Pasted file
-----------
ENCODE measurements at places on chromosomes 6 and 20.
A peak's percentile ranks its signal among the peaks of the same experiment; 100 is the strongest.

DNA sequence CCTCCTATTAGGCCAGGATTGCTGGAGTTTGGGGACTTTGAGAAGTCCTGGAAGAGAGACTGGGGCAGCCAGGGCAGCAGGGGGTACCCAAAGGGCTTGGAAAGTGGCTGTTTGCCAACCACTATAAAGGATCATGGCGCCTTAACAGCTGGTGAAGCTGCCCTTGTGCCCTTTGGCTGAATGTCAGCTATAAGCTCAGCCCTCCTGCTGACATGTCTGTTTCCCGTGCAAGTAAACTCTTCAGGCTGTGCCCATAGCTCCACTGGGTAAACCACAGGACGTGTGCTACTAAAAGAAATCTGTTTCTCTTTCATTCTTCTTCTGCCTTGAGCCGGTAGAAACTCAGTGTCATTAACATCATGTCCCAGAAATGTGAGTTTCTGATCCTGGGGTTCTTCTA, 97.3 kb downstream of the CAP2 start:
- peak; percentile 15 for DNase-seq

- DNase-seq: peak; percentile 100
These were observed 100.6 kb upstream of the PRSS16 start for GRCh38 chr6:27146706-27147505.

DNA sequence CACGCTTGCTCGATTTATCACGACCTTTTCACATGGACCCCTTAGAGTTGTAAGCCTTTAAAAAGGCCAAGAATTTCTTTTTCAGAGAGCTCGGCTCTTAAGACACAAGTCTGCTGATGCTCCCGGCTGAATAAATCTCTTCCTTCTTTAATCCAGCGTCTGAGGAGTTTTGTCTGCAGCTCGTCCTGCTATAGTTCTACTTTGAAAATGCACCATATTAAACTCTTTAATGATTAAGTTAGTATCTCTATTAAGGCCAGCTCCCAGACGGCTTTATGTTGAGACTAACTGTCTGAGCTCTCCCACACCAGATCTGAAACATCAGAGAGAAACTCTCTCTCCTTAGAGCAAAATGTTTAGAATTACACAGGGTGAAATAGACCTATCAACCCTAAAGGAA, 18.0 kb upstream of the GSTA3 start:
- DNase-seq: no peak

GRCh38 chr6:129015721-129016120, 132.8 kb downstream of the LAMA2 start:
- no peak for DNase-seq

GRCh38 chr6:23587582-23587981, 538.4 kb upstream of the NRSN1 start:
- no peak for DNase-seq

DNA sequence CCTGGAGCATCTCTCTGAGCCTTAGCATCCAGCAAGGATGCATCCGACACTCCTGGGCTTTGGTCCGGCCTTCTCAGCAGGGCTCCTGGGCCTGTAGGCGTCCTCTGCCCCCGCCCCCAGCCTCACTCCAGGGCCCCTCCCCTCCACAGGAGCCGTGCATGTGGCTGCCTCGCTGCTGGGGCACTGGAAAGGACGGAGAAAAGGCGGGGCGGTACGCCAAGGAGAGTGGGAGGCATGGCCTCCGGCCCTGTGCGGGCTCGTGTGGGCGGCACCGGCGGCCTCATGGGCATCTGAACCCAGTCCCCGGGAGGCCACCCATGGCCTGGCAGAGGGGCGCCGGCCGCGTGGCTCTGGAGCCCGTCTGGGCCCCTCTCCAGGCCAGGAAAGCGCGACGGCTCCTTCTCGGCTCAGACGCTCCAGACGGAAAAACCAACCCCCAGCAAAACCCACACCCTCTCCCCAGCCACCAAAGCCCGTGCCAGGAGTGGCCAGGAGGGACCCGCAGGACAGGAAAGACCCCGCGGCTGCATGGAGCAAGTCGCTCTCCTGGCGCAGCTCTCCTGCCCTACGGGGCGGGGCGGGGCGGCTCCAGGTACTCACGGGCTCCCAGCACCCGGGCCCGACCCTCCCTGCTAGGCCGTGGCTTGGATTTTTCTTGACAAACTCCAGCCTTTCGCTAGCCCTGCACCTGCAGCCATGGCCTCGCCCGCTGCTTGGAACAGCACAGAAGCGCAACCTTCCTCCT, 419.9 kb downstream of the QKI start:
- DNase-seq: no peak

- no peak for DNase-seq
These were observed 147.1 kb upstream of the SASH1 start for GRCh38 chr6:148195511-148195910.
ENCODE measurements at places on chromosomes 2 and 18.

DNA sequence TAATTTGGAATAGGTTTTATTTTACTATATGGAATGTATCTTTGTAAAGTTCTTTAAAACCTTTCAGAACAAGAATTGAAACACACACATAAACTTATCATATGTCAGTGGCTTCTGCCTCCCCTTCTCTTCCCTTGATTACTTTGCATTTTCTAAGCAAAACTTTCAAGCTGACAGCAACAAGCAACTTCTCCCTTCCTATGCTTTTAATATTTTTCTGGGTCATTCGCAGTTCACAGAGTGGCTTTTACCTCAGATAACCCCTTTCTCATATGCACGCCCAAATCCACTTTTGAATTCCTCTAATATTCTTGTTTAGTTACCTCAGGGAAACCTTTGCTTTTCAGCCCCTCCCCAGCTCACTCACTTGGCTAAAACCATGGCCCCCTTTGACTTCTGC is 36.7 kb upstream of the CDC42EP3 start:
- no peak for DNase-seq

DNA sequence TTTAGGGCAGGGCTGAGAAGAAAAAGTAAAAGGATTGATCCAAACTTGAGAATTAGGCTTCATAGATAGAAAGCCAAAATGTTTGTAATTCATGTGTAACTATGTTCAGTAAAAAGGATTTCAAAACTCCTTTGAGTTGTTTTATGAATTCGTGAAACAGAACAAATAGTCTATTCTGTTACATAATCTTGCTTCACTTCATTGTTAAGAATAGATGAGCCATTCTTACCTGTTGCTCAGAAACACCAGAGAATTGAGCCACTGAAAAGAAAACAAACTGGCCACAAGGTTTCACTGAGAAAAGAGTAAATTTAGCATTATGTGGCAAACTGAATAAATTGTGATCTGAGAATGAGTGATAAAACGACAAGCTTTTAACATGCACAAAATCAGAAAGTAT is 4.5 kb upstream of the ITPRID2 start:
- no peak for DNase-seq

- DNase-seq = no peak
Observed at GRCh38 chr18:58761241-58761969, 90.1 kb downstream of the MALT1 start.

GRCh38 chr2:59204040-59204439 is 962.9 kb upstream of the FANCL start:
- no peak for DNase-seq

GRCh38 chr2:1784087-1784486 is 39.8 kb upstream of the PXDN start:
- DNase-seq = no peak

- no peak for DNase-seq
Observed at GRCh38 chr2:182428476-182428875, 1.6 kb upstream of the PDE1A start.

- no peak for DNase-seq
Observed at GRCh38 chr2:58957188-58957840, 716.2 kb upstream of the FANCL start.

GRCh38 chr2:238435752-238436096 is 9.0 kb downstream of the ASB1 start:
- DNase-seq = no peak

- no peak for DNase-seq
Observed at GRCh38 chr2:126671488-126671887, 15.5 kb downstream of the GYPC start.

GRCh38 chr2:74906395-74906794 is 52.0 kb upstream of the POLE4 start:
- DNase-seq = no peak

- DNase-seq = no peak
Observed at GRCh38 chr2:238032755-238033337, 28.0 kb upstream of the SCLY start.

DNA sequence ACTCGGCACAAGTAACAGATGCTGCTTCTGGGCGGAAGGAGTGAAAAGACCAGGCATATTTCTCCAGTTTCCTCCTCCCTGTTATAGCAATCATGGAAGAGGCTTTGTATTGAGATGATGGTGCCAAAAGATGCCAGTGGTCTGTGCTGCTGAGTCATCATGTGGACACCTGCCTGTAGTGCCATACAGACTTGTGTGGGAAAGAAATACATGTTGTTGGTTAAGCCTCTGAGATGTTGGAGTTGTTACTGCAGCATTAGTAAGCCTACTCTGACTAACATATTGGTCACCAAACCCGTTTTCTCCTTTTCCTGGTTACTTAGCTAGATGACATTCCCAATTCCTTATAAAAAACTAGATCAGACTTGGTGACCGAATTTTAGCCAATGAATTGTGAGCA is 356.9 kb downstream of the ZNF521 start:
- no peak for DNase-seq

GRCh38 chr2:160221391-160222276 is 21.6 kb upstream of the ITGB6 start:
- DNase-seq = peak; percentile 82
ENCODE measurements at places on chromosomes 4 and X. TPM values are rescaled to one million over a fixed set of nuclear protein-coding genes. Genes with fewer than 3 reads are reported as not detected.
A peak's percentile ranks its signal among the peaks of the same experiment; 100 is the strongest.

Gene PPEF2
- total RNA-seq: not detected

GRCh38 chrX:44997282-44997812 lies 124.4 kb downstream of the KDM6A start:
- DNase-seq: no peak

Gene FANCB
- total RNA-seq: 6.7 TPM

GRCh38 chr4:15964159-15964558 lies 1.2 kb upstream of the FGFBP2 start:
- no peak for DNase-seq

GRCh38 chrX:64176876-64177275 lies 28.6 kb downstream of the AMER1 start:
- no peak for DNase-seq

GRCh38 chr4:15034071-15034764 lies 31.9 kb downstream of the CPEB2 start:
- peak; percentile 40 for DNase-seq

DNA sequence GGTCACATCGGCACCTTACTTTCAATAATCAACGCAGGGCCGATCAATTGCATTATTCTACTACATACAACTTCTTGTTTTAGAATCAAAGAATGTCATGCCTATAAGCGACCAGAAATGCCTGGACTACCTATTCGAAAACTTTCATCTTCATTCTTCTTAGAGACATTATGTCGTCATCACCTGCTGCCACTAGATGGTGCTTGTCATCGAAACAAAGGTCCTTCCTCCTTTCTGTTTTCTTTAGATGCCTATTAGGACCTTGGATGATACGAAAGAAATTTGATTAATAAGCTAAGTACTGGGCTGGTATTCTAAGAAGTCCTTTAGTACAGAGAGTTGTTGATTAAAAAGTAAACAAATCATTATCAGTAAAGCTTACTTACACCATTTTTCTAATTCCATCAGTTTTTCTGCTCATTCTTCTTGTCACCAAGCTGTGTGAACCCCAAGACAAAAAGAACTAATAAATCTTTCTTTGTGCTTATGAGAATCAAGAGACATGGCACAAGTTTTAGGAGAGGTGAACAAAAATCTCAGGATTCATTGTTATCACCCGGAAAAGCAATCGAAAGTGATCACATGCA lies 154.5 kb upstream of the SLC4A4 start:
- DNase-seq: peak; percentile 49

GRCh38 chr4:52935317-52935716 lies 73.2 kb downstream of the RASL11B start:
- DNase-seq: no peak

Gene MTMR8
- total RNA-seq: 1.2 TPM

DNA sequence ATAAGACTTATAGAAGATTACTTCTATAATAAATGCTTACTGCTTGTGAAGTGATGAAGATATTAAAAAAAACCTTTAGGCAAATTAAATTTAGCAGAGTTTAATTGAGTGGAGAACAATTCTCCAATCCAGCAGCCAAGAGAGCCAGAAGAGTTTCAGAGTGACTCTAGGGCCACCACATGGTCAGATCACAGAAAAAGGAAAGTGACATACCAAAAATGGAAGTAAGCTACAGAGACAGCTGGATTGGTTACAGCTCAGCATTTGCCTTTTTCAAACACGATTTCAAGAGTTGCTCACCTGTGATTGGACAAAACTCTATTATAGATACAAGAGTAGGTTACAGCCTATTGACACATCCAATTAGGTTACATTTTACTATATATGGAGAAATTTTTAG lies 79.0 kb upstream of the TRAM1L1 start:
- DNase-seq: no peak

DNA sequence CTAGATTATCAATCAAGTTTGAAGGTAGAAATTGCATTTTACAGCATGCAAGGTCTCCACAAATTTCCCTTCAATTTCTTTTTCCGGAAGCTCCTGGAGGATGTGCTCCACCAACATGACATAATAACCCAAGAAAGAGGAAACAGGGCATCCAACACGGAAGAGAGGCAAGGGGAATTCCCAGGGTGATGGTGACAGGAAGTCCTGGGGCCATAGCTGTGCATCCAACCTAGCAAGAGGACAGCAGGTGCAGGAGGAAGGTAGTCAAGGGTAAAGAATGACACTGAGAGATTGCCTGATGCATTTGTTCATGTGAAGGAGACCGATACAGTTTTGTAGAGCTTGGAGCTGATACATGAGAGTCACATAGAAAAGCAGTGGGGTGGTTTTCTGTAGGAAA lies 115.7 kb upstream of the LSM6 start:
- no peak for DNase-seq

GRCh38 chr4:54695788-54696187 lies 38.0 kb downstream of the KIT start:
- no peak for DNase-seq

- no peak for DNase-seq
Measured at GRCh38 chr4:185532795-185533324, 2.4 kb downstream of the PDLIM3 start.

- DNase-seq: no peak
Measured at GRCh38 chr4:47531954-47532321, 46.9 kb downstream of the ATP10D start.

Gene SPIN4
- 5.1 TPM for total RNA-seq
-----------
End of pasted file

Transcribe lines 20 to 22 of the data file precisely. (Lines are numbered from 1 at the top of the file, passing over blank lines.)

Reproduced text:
DNA sequence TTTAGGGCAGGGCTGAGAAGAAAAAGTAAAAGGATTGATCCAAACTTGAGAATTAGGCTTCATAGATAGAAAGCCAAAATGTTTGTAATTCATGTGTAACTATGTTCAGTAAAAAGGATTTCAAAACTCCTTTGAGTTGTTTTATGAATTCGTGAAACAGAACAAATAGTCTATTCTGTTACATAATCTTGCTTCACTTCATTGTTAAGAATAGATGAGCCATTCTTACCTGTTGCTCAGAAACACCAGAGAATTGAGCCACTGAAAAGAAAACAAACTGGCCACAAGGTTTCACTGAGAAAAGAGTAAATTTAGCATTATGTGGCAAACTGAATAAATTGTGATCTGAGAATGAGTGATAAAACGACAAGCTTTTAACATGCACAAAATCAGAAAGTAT is 4.5 kb upstream of the ITPRID2 start:
- no peak for DNase-seq

- DNase-seq = no peak